Change happens . . . to clients and therapists alike.
In the last month, I’ve spoken with a lot of therapists about transitions:
- Four are in the midst of relocating their practices to new cities or states;
- One just lost a pregnancy;
- One was just diagnosed with breast cancer;
- Seven are just beginning their journeys into private practice;
- Three are increasing their fees for their professional services;
- Four are narrowing the focus of their marketing;
- Six are making new choices about how to support clients with financial needs;
- Three are beginning clinical supervision;
- Three are removing themselves from managed care panels;
- Two are applying to work on managed care panels;
- One is defending herself in a malpractice lawsuit;
- Two are starting to write their next books;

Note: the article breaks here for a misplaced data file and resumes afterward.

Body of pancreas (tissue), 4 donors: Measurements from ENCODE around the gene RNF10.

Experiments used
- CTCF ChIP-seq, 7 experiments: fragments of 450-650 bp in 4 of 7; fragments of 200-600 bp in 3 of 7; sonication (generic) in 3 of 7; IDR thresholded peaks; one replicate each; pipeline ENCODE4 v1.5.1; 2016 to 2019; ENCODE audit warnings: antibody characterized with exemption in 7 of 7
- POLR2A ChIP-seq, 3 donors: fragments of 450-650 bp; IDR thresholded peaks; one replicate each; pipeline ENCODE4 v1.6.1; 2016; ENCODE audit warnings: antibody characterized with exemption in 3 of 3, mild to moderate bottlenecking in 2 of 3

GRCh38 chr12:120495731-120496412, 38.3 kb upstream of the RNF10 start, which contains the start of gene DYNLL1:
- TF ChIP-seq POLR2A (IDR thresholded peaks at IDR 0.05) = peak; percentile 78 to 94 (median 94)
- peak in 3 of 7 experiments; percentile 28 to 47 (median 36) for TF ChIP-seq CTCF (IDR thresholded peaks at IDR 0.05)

- Seven are making changes to their branding and online activities;
- 5 are terminating therapy with clients; and,
- One is closing her practice.
At least that’s what I’m remembering off the top of my head.
I mention them because all of us have to contend with change – whether by choice or whether it is thrust upon us.
That’s why I was happy to be interviewed about women in transition a few weeks ago by Dr. Chris Quarto.
Sometimes, in private practice, we often get so busy putting out fires and taking care of our clients and our families’ needs, that we fail to recognize the many changes that we are going through and the impact those changes may be having on our clinical and business choices.
Today I’m wondering what the changes are that you are going through and what impact they are having on your clinical work and your business practices . . . .
Care to share?
Latest posts by Tamara Suttle (see all)
- How to Help When Your Colleague Dies - August 29, 2017
- How To List Your Credentials As A Mental Health Professional - June 20, 2017
- The Therapist’s Ultimate Guide to Packaging Therapeutic Services (Part 3 of 3) - June 9, 2017